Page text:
The solution to counter this situation is a redesign, i.e. a focus on stream-lining processes and cost containment.  Interestingly, the method to redesign a business is the implementation of standard business management “best practices.”  But to fully implement a turnaround, innovation and growth will be required.  Customers’ needs must be placed at the center of your decision making and a focus on business development will be required.

Start by assessing and understanding the amount of change required and develop approaches that will minimize the potential for disruption.

Superior management and flawless execution will be required.  Each member of the management team should understand their responsibility and be committed to work together as a team to redesign to turnaround the underperforming business.  A commitment to financial discipline and a returns based capital allocation strategy is required.

Going forward, managing the business should be accomplished from a data based perspective.  Any decision regarding the use of funds and or the changing of strategies needs to be quantified.  Opinions should be the basis for investigation, but data should be the reason for actions.  An executive needs to be able to read financial and production numbers; as well as understand the significance of combining the data sets to grow.  If you do not understand the drivers of revenues and expenses, or the significance of production data, any decision will be a best guess on how to proceed.

If you understand the current situation with respect to the market, competitors, customers and employees, you will be better able to develop detailed strategies that allow you to minimize weakness, maximize opportunities, and mitigate threats.

Managing cash flow is critical.  The optimal approach is to employ conservative and sound financial and accounting policies; maintain a strong working capital position; and implement accurate and responsible reporting that looks at variances to established plans.

In a turnaround situation, a “best practice” is to document and review policies and procedures; to stream-line and remove inefficiencies; discontinue manual tasks through automation; and, enhance security through segregation of duties.  The outcome will naturally be cost savings.  Circumventing established policies and procedures exposes the firm to errors, unnecessary risks and costs associated with wasted time.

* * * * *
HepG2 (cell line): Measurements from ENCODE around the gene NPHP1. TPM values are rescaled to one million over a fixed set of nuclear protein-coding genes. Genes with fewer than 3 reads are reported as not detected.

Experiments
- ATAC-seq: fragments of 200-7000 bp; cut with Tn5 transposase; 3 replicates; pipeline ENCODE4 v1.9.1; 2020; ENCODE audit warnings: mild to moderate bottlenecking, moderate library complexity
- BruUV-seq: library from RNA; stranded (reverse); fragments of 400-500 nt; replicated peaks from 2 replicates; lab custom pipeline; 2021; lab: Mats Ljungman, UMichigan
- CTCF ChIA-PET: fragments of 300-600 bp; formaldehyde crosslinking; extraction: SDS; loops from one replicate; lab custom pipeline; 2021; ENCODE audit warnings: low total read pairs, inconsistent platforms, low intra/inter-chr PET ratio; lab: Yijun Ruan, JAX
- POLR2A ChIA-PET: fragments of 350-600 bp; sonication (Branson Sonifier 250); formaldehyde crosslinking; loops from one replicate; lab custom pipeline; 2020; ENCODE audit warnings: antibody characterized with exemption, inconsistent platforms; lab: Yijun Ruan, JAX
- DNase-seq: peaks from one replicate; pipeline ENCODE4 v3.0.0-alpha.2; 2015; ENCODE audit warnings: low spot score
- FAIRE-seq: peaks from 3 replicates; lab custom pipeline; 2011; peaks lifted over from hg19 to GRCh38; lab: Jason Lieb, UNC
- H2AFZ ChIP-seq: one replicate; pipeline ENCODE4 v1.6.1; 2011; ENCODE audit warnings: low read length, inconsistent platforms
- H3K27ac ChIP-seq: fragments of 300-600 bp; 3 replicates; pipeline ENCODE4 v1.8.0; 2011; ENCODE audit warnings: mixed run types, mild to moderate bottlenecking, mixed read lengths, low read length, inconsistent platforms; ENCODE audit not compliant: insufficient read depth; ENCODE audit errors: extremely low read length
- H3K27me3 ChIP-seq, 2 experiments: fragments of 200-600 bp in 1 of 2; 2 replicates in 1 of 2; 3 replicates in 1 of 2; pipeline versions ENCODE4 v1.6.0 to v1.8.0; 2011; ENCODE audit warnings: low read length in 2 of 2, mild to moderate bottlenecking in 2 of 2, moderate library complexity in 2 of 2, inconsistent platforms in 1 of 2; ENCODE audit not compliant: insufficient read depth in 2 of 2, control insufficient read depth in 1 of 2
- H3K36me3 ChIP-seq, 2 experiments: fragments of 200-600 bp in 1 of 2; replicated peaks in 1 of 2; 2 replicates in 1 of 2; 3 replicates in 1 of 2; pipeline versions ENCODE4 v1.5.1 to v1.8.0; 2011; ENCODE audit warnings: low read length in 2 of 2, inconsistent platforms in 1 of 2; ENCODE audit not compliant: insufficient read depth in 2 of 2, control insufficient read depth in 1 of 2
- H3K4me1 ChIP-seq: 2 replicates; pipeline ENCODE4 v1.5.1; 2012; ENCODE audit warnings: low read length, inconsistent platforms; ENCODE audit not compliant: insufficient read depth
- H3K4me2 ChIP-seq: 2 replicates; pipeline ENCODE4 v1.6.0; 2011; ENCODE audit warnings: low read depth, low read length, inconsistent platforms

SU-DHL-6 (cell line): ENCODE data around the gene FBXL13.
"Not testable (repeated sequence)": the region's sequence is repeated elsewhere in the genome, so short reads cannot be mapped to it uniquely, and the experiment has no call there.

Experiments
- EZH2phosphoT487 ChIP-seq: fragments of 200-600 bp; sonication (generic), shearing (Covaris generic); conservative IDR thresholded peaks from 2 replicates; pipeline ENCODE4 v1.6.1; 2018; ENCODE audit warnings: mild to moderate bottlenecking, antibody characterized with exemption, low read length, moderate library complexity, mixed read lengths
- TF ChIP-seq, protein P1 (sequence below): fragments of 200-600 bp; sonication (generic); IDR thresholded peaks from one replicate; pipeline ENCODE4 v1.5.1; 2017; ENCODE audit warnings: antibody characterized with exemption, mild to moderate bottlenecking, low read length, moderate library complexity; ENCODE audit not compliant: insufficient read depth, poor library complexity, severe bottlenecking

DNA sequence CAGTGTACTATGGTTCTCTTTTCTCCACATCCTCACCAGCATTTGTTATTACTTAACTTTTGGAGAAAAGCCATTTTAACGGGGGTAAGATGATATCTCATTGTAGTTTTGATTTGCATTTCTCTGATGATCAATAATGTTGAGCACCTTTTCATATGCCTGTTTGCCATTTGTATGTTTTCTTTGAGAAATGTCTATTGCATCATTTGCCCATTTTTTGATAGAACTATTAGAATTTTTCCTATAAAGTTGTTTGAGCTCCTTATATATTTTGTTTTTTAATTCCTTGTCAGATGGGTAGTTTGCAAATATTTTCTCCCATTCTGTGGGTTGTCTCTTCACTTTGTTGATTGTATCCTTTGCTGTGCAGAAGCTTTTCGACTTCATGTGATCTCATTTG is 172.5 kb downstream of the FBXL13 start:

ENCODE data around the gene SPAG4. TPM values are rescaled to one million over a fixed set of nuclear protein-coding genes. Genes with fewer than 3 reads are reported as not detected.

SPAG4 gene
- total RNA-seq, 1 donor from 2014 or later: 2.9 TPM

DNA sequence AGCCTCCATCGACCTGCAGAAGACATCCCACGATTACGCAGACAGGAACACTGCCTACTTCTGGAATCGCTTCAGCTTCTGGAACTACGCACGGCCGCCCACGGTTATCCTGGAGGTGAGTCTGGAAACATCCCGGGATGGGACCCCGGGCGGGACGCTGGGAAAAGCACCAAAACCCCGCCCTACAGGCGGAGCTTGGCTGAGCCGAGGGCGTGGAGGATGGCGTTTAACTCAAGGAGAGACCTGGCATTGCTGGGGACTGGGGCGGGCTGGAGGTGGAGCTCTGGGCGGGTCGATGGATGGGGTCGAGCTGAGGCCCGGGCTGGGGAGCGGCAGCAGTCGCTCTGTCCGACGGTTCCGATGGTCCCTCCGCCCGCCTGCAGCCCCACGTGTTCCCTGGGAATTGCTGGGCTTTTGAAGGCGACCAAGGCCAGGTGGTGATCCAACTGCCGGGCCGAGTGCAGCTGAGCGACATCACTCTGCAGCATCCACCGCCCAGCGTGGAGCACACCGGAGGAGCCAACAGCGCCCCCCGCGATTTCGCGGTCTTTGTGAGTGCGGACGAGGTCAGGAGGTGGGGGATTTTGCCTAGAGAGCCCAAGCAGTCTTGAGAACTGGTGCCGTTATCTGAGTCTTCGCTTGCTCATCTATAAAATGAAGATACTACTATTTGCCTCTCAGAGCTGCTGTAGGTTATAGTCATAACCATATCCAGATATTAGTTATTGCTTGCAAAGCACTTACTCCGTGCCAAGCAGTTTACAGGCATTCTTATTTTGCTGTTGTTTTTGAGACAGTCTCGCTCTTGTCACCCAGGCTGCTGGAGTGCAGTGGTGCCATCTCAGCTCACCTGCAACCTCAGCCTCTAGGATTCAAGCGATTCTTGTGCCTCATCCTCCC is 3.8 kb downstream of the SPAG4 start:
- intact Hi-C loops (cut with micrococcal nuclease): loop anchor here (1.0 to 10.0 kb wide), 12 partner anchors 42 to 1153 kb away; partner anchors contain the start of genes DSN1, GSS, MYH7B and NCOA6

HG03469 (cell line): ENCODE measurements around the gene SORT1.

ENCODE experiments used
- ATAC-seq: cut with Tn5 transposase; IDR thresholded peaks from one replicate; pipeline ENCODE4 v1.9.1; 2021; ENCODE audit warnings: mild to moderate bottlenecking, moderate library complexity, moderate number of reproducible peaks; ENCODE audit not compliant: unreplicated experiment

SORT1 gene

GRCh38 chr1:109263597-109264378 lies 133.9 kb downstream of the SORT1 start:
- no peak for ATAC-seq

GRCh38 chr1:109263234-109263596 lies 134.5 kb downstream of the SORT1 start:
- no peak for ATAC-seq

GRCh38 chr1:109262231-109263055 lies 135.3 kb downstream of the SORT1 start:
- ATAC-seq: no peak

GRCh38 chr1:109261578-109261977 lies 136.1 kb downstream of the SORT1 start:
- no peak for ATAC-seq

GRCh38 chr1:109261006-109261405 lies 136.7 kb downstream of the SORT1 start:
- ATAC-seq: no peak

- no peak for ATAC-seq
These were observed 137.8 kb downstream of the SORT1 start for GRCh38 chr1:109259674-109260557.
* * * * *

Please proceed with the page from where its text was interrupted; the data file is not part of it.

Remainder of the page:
If you are in a business turnaround situation, it is very easy to think the proper decision is to slash the marketing budget to cut expenses.  But, it is during these tough times that marketing and sales are the most important.  As expenses keep increasing, revenues at the very least must keep pace, or profits suffer.  Annually, new customers must be sourced.

The role of your marketing department is to collaborate on strategic campaigns and point of sale initiatives; while fostering a consistent and standard sales approach across all corporate communications and marketing efforts.

The redesign steps are as follows –

  • Communicate the need to redesign to senior managers and the board of directors, to gain concurrence;
  • Select a respected executive with the authority to cross department lines to lead the project.  This individual will be the champion of the project and facilitate the integration of change;
  • Perform a key assessment of the organization to prioritize the trouble spots;
  • Set strategy and establish a cash flow plan for the next 12 months, based on the current situation;
  • Communicate the strategy companywide, as well as the intentions to redesign companywide processes, to gain employee understanding and involvement in the process;
  • Optimize support functions; and,
  • Emphasize business development to grow.

Communicate with the Board of Directors, throughout the process.

The speed at which the process can be completed will be based on the amount of redesign required and the commitment of your management and staff to make required changes.

 

In 2014, Regis published Redesign to Turnaround Underperforming Small and Medium-Sized Businesses.  To read chapter one of the manuscript, click Here.  Recommendations so far have been positive.  To order your copy, click

Redesign to Turnaround Underperforming Small and Medium-Sized Businesses

Author: Regis Quirin
Visit Regis's Website - Email Regis
Regis Quirin is a financial executive with 23 years of corporate experience, i.e. New York Stock Exchange, JP Morgan Chase, and GMAC ResCap; and 15 years working with small and medium-sized entities, i.e. joint ventures, start-up entities, established businesses. In 2014, Regis published "Redesign to Turnaround Underperforming Small and Medium-Sized Businesses" available via Amazon.

The Frequency of Best Practices with Small and Medium-Sized Businesses

Business failures are all too common.  You may be an excellent doctor, accountant, architect or engineer.  You may be a specialist in your field, but respectfully, it does not mean you know the nuances of running a successful business.  Sadly, mismanagement is one of the primary reasons for business failures.